Awesome Annuals and Prime Perennials to Liven Up Your Yard
Eau Claire master gardener offers tips on brightening up your garden
words & photos by Paula Bonnin
The great actor and comedian Robin Williams once said, “Spring is nature’s way of saying, ‘Let’s party!’ ” Unfortunately, in the Chippewa Valley, it’s spring, and then it’s summer, and then it’s winter again – all in a span of two weeks. We all know that the weather in our area is like a Magic 8-Ball: Shake it up and it changes. Most of the perennial plants we grow in our area love warm weather and dislike freezing overnight temperatures – as do the bees and the bugs. It’s best to wait to plant until our daytime temperatures reach a consistent 50 degrees. You want to find plants that are hardy – meaning they can survive in colder night temperatures, like we often see in early spring and fall.
There are two types of plants that can be grown here: perennials and annuals. Annuals are the one-season-and-done type of plants, unless they can be overwintered indoors. Most are difficult to overwinter indoors without humidity and the right temperature. The second is perennials, or plants that blossom annually.
Annual ornamental plants include Gerbera Daisies and Sunflowers. I love to grow both of these annuals in my garden and especially love the numerous varieties of sunflowers that the bees and butterflies love. The only major problem with planting sunflowers is that squirrels, chipmunks, and birds all love sunflower seeds, so make sure to use a Liquid Fence-type product to keep your seeds from being a critter’s lunch! You can also save your sunflowers and dry them so you can plant the seeds again the following year, or roast them and eat them.
Perennials for our zone – which can range from a 2 to a 4 – are numerous. Perennials can be used for cutting and putting into vases, feeding the bees and butterflies, or just making your yard look pretty. You can find perennials that are sun-loving, shade-loving, or a mix of the two. I’m going to touch on two plants that are sun-loving plants and a plant that is a shade- (and partial sun-) loving plant.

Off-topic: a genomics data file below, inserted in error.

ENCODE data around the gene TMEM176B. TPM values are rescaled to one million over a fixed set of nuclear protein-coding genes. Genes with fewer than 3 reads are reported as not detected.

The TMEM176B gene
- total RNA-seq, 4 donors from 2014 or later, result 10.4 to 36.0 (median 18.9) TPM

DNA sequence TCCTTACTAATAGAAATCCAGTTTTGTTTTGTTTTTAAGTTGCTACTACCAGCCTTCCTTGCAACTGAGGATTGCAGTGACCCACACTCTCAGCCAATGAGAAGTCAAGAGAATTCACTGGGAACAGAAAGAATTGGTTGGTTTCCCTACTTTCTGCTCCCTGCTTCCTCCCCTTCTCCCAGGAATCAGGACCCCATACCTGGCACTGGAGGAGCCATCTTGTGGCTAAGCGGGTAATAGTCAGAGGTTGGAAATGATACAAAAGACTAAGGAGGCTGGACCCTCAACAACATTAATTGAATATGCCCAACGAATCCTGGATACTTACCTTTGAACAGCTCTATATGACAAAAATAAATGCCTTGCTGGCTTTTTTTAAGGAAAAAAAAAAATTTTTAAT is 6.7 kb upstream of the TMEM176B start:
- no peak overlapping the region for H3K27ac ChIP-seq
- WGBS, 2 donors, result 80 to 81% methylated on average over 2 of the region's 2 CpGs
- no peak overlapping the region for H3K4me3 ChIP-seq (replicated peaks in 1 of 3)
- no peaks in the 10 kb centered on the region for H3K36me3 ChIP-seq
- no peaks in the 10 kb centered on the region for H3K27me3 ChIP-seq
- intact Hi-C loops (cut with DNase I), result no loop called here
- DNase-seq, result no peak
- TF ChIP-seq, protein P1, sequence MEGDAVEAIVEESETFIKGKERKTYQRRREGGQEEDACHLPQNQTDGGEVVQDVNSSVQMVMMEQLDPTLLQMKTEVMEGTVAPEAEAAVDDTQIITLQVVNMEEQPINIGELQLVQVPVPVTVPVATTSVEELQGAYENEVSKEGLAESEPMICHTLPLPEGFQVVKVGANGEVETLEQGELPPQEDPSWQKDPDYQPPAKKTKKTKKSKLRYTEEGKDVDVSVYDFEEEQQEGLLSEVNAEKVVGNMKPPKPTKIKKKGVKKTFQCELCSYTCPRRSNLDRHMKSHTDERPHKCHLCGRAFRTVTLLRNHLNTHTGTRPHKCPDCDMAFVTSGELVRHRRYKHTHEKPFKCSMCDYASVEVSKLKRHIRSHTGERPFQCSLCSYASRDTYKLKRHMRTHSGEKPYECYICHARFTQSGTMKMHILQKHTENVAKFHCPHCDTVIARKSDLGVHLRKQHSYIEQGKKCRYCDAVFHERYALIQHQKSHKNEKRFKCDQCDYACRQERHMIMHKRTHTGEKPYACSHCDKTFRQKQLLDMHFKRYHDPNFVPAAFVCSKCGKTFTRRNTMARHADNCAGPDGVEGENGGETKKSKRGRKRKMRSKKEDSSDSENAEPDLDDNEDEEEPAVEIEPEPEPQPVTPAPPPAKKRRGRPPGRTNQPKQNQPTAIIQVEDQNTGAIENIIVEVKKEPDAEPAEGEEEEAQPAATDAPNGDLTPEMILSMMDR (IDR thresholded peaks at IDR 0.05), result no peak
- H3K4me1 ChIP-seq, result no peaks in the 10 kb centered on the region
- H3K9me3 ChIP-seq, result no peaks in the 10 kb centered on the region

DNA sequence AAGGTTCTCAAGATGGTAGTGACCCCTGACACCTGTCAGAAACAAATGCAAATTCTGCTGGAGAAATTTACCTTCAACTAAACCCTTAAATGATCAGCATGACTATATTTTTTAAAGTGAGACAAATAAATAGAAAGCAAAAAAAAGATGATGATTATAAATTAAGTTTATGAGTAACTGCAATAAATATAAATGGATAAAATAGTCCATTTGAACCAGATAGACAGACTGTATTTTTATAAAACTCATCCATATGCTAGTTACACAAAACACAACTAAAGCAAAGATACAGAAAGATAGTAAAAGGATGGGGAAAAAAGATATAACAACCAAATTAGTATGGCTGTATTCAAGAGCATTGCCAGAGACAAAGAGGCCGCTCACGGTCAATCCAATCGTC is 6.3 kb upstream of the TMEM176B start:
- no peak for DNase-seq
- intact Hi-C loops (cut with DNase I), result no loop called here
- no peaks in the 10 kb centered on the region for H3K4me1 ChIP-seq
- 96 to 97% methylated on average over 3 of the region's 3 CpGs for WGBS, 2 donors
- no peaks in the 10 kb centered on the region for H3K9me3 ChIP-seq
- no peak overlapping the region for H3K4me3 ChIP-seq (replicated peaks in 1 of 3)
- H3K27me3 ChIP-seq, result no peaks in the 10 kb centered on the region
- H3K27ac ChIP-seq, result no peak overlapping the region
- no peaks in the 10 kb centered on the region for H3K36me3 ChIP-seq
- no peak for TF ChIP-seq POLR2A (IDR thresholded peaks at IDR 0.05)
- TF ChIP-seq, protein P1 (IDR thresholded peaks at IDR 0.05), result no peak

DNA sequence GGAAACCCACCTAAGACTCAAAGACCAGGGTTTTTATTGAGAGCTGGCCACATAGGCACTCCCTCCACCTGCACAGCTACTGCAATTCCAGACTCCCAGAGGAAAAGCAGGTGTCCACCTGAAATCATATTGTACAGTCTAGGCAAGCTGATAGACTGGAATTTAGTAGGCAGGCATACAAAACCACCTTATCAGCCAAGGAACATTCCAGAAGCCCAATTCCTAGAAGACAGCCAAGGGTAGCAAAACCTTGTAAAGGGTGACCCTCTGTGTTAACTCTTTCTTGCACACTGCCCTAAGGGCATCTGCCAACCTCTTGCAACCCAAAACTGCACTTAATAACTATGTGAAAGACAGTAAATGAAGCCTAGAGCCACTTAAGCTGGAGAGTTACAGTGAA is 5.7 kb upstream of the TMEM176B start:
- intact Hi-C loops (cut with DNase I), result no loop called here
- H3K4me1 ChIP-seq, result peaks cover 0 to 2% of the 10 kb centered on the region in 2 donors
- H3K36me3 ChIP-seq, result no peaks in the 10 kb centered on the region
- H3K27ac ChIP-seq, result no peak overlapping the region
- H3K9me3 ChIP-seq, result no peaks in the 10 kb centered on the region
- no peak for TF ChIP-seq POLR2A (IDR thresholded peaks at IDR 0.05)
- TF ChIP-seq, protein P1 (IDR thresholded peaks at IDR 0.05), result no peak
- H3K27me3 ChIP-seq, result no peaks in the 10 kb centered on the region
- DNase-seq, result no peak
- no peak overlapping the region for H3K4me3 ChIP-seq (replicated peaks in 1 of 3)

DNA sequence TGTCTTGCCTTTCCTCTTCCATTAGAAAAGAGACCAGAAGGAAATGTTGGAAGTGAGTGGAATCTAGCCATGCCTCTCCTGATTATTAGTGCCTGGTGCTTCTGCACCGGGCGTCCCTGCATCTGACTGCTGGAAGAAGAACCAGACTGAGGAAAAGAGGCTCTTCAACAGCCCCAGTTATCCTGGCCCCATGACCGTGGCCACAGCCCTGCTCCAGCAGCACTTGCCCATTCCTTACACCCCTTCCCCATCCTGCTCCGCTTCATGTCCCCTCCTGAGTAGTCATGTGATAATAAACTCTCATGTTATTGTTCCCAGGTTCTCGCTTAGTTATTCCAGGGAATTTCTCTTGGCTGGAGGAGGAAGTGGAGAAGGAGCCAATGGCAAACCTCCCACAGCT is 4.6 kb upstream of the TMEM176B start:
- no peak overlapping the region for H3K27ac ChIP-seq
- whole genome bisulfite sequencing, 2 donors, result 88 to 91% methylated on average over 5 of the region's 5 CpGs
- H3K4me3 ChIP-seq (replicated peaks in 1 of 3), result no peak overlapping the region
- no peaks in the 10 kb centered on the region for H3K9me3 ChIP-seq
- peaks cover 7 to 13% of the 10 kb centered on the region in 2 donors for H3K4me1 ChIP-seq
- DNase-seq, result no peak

The two sun perennials that I grow and love are Echinacea, otherwise known as Coneflowers, and Allium, otherwise known as wild onion. Both of these flowers are amazingly hardy, are bee and butterfly attractants, and can come in an array of colors.
Echinacea is a flower that in the spring and summer attracts the bees and butterflies, and in the fall – if you don’t cut it down – feeds the birds. The colors in the petals range from traditional pink to blaze orange, lime green, fiery yellow, red, and white. The flowers on echinacea plants can get to be 4½ inches around! They are a beautiful addition to any sun-loving garden. Echinacea is also an herb that can be harvested and use in a tea or even applied to the skin. (Remember to check with your healthcare provider before taking any herbal supplements.)
Allium, in my opinion, is one of the easiest and best-growing perennials you can have in a garden. The stems of the allium shoot up from the foliage to present a beautiful purple, lavender, or white ball-shaped flower in all shapes and sizes. My allium started shooting up out of the ground two weeks ago and are just waiting for the warm weather to return! Allium is great for people who live out in the country, as deer do not like them.
The shade-loving plant that I highly suggest is one that you honestly can’t kill. For all of you plant-killers out there, this is the plant for you: hostas! Hostas thrive in shade, with colors that range from dark green to white; they have striped, frilly, and downright huge varieties. Believe it or not, there are even hostas named after Elvis Presley and Marilyn Monroe. So, if you live in a mostly shaded area, hostas are the easy go-to perennial for you.
If you need any plants, garden ceramics, or gardening tools, make sure to come to the Eau Claire Garden Club Plant and Craft Sale on Saturday, May 22 at Plymouth United Church of Christ, 2010 Moholt Drive, Eau Claire. You can ask gardening- or plant-related questions to any of the members who are there to help.
Paula Bonnin is an Eau Claire County Master Gardener Volunteer and a board member for the Eau Claire Garden Club.